The objective of this control experiment was to determine whether varying the σ of the blob effectively varied the subject's uncertainty about the center of the target. In the experiment, the target remained stationary and its σ was held constant throughout the trial but changed from trial to trial. We tested six σ values (the values are indicated in Fig. 1C). Subjects (n = 28, including the 11 subjects from the main experiment, 11 subjects from control 2 experiment, and 6 new subjects) performed four blocks of 72 trials. In each block, the six blobs were presented 12 times in a randomized order. Our dependent measures were reaction time and endpoint accuracy.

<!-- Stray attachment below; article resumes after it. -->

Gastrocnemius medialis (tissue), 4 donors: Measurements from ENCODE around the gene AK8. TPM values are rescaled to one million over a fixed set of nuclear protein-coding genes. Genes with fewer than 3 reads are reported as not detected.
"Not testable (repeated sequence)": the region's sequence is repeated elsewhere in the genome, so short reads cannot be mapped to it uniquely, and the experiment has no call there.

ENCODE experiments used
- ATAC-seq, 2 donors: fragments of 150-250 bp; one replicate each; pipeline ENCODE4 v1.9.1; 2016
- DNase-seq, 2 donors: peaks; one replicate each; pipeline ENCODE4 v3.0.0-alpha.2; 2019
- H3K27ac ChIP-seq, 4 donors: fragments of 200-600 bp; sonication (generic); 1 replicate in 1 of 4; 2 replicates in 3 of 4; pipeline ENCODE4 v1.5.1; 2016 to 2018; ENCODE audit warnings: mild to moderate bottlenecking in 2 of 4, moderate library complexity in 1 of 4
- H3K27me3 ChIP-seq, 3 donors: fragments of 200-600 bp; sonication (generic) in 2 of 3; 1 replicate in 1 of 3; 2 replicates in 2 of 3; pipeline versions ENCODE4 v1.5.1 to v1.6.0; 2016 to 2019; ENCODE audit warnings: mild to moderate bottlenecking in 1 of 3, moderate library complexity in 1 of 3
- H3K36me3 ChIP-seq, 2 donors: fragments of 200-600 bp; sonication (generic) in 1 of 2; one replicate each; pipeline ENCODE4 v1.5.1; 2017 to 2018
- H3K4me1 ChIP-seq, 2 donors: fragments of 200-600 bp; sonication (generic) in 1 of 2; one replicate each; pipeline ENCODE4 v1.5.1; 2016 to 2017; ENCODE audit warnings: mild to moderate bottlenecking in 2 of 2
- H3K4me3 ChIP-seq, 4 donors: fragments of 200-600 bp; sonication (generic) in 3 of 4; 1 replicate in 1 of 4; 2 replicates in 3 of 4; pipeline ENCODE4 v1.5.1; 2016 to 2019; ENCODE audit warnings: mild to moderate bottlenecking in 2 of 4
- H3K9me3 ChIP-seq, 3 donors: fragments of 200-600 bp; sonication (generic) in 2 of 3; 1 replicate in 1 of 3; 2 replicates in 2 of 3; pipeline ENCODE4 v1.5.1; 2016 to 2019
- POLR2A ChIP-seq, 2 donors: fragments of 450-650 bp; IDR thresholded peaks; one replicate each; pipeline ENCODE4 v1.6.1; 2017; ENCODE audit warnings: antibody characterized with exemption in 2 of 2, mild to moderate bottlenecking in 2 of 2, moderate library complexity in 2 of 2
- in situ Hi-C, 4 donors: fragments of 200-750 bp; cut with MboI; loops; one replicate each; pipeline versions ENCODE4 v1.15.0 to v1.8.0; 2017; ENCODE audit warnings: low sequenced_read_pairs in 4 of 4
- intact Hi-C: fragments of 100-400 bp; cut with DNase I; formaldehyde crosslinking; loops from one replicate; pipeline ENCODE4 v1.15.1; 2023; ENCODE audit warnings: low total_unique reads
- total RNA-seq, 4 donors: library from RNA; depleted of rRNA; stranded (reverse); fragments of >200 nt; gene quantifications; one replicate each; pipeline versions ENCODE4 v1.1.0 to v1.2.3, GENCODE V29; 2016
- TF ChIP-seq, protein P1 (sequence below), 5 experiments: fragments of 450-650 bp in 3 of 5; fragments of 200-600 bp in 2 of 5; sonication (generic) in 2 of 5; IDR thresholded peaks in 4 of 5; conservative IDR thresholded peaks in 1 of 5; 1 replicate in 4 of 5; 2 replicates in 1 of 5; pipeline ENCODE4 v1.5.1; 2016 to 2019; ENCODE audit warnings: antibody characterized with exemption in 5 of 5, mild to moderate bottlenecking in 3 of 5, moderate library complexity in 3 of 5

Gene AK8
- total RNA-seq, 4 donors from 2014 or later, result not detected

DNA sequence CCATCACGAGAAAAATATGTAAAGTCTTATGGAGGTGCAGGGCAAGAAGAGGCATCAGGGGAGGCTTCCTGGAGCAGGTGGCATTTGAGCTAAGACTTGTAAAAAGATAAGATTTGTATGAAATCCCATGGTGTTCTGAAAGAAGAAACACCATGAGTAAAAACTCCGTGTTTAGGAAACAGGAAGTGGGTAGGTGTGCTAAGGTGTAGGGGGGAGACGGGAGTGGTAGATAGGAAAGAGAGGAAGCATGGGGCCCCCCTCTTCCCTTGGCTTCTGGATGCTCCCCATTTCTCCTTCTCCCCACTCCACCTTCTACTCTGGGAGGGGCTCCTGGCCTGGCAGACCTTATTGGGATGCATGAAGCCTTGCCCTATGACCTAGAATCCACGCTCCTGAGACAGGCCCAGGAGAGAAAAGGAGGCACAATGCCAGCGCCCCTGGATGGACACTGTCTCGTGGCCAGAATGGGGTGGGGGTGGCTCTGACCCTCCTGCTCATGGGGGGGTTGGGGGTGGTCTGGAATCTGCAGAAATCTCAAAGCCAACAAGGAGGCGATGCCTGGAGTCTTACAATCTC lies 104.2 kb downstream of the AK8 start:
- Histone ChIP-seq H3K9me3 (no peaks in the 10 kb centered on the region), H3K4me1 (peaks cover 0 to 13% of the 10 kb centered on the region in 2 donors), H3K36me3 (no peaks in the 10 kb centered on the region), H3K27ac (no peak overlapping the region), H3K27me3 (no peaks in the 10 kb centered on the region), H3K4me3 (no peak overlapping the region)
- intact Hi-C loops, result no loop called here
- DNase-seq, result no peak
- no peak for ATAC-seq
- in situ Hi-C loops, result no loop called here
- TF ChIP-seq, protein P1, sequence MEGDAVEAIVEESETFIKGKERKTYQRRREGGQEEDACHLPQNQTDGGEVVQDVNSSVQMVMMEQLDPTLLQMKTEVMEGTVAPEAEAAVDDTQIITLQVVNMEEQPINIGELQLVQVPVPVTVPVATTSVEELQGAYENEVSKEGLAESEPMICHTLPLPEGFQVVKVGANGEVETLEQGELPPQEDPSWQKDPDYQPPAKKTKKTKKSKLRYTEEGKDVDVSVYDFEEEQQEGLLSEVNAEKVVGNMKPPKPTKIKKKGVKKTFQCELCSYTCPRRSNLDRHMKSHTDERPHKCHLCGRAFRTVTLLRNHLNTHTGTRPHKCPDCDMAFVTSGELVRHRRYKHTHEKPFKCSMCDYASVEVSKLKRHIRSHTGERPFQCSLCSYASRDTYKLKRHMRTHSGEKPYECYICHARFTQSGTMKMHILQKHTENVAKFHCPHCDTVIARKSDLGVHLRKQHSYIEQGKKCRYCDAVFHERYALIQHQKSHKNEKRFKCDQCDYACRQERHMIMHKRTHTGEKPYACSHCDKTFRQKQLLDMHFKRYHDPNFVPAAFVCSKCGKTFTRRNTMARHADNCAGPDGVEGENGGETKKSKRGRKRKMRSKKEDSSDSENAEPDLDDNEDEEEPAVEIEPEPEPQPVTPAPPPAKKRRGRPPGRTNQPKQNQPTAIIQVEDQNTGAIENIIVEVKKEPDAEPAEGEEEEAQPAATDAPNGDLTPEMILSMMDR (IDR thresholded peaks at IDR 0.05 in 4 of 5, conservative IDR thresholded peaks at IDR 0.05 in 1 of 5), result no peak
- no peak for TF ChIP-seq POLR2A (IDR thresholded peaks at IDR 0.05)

In experiment 1, the center of the blob changed at the moment its SD changed. Changes in SD of the blob affected its visual appearance (e.g., its luminance). In this control experiment (n = 11 subjects), first, the SD of the blob changed and then, after 100 ms, its center changed. Therefore, unlike the main experiment, in control 2, the luminance values of the first and second targets were identical.
We defined the y-axis as the line that connected the start point and the fixation cross (direction of initial motion of the hand) and the x-axis as a line perpendicular to this axis. To compare reach trajectories with various targets, we rotated each reach so that the line connecting the start position with the initial target was along the y-axis. We excluded reach trials in which hand speed at time of target jump was >2 SDs outside of the mean for that subject.